Gamma sterilization is more effective than gas sterilization and costs less to implement. In this process, products are exposed to ionizing radiation, also known as gamma rays. This process works because the gamma rays break covalent bonds inside the DNA of microorganisms such as bacteria and viruses living on the surface of the article being sterilized. Breaking these bonds causes the cell to eventually die, eliminating the microorganism. This process is overall safer than gas sterilization because the process does not cause heat, moisture, or residual radiation. Currently, gamma sterilization is the most widely used sterilization method in industrial plants and the pharmaceutical industry.
Importance of Sterility Levels
Just because an object is sterilized does not mean that there is one standard criteria for sterilization. Instead, there are multiple levels of sterilization. Different uses for sterilized products call for different levels of sterilization, often referred to as Sterility Assurance Level, or SAL. For instance, the SAL of 10-3 is acceptable for use in industry, while a product with a SAL of 10-4 meets criteria for most medical tools. A SAL of 10-6 s the standard for medical instruments entering the body as well as for sterile cleanrooms utilized by pharmaceutical companies during drug manufacturing. Let's break down what these numbers mean a little further.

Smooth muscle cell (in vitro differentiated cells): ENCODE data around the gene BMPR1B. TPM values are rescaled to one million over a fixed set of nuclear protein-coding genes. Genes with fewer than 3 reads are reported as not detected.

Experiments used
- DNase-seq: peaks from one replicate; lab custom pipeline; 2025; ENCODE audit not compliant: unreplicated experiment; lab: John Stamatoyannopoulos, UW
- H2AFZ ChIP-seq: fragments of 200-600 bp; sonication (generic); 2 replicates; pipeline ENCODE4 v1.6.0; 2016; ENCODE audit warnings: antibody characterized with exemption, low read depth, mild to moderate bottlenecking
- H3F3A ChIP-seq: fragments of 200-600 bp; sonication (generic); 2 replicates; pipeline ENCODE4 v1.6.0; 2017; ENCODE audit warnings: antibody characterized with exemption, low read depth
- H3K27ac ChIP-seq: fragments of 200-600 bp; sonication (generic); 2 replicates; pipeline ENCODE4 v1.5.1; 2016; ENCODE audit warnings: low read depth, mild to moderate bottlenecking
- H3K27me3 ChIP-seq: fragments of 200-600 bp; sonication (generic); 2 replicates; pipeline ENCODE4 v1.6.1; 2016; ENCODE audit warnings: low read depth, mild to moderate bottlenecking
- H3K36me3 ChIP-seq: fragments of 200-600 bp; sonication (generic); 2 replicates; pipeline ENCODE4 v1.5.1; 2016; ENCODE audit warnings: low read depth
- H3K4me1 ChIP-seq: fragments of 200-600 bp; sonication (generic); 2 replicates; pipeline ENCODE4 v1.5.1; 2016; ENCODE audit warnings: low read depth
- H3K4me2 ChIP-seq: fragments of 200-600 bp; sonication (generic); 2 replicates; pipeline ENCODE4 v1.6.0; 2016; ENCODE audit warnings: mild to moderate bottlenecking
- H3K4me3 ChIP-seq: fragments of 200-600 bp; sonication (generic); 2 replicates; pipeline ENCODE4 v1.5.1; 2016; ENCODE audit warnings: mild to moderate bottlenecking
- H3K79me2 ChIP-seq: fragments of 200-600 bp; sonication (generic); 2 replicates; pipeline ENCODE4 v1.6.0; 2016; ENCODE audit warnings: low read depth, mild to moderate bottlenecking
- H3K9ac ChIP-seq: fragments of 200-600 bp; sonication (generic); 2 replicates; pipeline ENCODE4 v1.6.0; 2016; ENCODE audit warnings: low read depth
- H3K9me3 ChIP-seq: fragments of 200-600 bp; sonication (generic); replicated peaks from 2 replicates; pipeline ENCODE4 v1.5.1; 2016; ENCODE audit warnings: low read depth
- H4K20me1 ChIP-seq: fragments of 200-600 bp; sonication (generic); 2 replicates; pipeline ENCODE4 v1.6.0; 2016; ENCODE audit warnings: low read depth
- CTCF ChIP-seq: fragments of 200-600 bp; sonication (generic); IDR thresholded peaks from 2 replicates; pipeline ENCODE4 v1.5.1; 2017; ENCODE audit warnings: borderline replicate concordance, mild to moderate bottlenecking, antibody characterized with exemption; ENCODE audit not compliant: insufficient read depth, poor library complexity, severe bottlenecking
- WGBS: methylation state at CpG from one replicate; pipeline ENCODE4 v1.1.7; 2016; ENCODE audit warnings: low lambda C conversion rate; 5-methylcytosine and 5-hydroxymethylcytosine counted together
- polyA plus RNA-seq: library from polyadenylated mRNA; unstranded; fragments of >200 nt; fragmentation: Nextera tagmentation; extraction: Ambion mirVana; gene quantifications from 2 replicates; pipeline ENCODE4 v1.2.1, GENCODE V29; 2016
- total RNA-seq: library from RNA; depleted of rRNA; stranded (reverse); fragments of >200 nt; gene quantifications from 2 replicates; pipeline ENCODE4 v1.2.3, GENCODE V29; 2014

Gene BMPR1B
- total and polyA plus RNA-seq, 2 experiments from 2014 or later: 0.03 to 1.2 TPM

An easy way to look at the SAL is to think of the superscript number as the number of rounds of sterilization an object has gone through, also known as log reduction. It is estimated that one round of sterilization kills 90% of microorganisms on an object. Though this percentage is high, it is not hard to understand how even 10% of leftover bacteria, viruses, and microorganisms could cause contamination in a variety of settings. Each subsequent round of sterilization continues to destroy 90% of the microorganisms by one order of magnitude less. We can think of this as there being one million microorganisms on an unsterilized object prior to sterilization. With 10% of microorganisms remaining, that brings the total to 100,000 and then to 10,000 after the following round, then to 1,000, to 100, and then to 1 once you get to round four or more of sterilization.
Though it is impossible for an object to become 100% sterile, repeating the sterilization process over and over decreases the viability of the microorganisms left behind after sterilization. Though the industry standard for sterile disposable clothing is a SAL of 10-6, International Enviroguard's GammaGuard sterile disposable clothing has a SAL of 10-6, drastically reducing the amount and viability of microorganisms on this sterile and clean-processed clothing. As you consider your needs for disposable clothing, consider the degree to which you require sterilization as well as whether clean or clean-processed sterile goods are appropriate for your needs.